A steam sauna, also known as a hammam, works a little differently. Instead of heating the air to high temperatures, a steam sauna uses steam to heat the body. Steam is usually created by heating water and then distributed around the room. The moist heat is easier for many people to bear and can help to relax muscles and clear the airways.
An infrared sauna is another type of sauna that works differently. Instead of heating the air in the sauna, infrared rays directly heat the body. This allows the body to sweat at lower temperatures, which is more comfortable for some people. Infrared saunas can also provide deeper cleansing, as the infrared rays can penetrate deeper into the skin.
Whichever type of sauna you choose, it is important to remember that sweating is the body’s natural response to increased temperature. This sweating is one of the key elements of the health benefits that saunas can bring.
Health benefits of sauna use
Using a sauna has a number of potential health benefits as a result of the intense sweating and increased body temperature. Here are some of them:
- Improved circulation: While you are in the sauna, the heat causes the blood vessels to dilate, which increases blood flow. Therefore, regular sauna use can help to improve circulation, especially in people with cardiovascular diseases such as high blood pressure, coronary heart disease or heart failure.
- Relaxation and stress reduction: The heat and steaming in a sauna can help relieve muscle tension and stress. Many people use the sauna as a form of meditation and relaxation.
- Improve skin health: sweating helps to clear skin pores, which can help to improve the appearance of the skin. Heat can also increase collagen production, which helps keep skin supple and youthful.
- Body detox: Sweating is one of the ways the body removes toxins. Therefore, regular use of the sauna can help to detoxify the body.
- Supporting the immune system: Research suggests that regular sauna use can increase the production of white blood cells, which are key to a healthy immune system.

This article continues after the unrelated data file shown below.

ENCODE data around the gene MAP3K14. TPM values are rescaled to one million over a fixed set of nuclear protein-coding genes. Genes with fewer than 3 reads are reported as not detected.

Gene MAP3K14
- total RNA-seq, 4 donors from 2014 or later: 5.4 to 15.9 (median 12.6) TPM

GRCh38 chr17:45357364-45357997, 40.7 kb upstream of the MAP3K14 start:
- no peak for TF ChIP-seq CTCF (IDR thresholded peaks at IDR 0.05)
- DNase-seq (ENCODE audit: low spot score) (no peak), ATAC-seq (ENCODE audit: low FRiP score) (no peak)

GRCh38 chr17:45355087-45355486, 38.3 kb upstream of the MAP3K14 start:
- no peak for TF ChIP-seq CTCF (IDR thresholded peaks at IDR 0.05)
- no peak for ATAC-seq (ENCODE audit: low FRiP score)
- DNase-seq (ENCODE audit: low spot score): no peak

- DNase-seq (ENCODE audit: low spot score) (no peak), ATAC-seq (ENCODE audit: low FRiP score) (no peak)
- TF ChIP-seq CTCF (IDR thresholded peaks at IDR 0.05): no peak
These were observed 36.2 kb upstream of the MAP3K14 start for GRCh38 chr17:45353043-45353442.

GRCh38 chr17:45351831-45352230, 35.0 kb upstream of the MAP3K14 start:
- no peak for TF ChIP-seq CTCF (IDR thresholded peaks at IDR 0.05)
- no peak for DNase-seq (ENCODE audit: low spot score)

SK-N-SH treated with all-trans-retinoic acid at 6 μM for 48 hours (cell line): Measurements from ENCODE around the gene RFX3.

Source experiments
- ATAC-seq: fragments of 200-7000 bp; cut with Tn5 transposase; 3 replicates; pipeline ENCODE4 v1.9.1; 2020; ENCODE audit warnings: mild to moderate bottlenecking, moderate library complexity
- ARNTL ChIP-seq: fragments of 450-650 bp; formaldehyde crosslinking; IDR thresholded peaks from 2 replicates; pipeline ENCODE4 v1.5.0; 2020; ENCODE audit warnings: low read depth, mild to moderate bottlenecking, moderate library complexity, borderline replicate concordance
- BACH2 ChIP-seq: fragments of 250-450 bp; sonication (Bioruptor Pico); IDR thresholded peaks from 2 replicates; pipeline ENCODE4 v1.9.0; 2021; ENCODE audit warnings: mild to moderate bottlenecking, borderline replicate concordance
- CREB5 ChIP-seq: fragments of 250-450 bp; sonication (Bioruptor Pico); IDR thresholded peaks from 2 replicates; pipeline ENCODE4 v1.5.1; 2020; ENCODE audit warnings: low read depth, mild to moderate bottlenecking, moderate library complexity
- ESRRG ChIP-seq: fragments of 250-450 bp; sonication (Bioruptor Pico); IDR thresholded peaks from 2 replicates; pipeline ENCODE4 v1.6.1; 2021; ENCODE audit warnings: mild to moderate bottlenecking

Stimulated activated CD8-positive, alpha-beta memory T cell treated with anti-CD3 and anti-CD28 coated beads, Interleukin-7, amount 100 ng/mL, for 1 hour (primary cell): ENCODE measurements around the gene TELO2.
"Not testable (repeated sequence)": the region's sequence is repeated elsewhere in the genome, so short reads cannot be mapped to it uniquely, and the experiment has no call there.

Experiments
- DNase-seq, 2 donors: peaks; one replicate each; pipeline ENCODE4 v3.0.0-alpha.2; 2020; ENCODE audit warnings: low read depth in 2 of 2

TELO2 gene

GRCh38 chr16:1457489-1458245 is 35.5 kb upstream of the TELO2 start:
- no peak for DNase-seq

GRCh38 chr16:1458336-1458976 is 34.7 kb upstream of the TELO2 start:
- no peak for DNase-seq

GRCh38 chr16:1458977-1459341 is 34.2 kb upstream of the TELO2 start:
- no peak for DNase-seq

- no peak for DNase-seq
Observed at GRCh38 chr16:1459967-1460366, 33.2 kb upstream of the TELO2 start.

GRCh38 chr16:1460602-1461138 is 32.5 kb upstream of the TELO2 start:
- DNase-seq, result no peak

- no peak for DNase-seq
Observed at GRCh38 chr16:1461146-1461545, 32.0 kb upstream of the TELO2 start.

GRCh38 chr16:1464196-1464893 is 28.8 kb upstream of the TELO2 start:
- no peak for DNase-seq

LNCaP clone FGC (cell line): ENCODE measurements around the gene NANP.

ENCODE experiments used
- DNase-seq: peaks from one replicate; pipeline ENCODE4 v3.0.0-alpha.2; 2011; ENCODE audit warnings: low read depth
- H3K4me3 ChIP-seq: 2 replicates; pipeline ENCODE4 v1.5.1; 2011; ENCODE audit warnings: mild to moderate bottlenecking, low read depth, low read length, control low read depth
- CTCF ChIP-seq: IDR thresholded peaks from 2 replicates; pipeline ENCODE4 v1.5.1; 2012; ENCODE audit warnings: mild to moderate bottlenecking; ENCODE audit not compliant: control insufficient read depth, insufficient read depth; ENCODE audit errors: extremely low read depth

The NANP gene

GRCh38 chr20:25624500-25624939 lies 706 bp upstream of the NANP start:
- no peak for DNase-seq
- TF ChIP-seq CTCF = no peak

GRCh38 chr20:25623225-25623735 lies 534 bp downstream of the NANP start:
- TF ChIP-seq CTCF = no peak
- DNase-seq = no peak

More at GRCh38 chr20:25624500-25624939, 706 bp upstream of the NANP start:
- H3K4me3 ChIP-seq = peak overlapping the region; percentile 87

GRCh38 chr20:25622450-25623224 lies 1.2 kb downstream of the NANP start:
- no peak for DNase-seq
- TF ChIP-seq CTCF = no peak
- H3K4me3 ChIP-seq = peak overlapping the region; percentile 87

- Improving mental health: Using a sauna can help increase levels of endorphins, known as ‘happy hormones’. This can help fight depression and improve mood.
However, it is worth bearing in mind that sauna use may not be suitable for everyone, especially for people with certain health conditions. For example, people with uncontrolled high blood pressure, severe heart disease, skin conditions or for pregnant women should consult their doctor before using a sauna.
How to use the sauna?
To reap the full benefits of the sauna and to ensure safety, it is important to know how to use it correctly. Here are some tips:
Preparation: Make sure you hydrate your body before entering the sauna. Drink plenty of water before, during and after your sauna session, as sweating causes fluid loss. Remember not to enter the sauna on a full stomach, but don’t use it on an empty stomach either.
Time in the sauna: For beginners, it is recommended to spend no more than 5-10 minutes in the sauna to start with. You can gradually increase this time, but most people should not spend more than 15-20 minutes in the sauna per session. Remember that everyone is different and what works for one person may not necessarily work for another.
After the sauna: After leaving the sauna, give your body time to cool down. You can do this by showering or bathing in cool water. Remember to replenish your fluids after your sauna session.
Frequency: using the sauna 2-3 times a week is usually safe for most people. However, if you have any health problems, such as heart disease, you should consult your doctor before starting to use the sauna regularly.
Remember that the sauna is for relaxation and to improve your health. If at any time you feel uncomfortable, dizzy, nauseous or uncomfortable, leave the sauna immediately and give yourself time to cool down. Listen to your body and use the sauna in the way that is most comfortable and safe for you.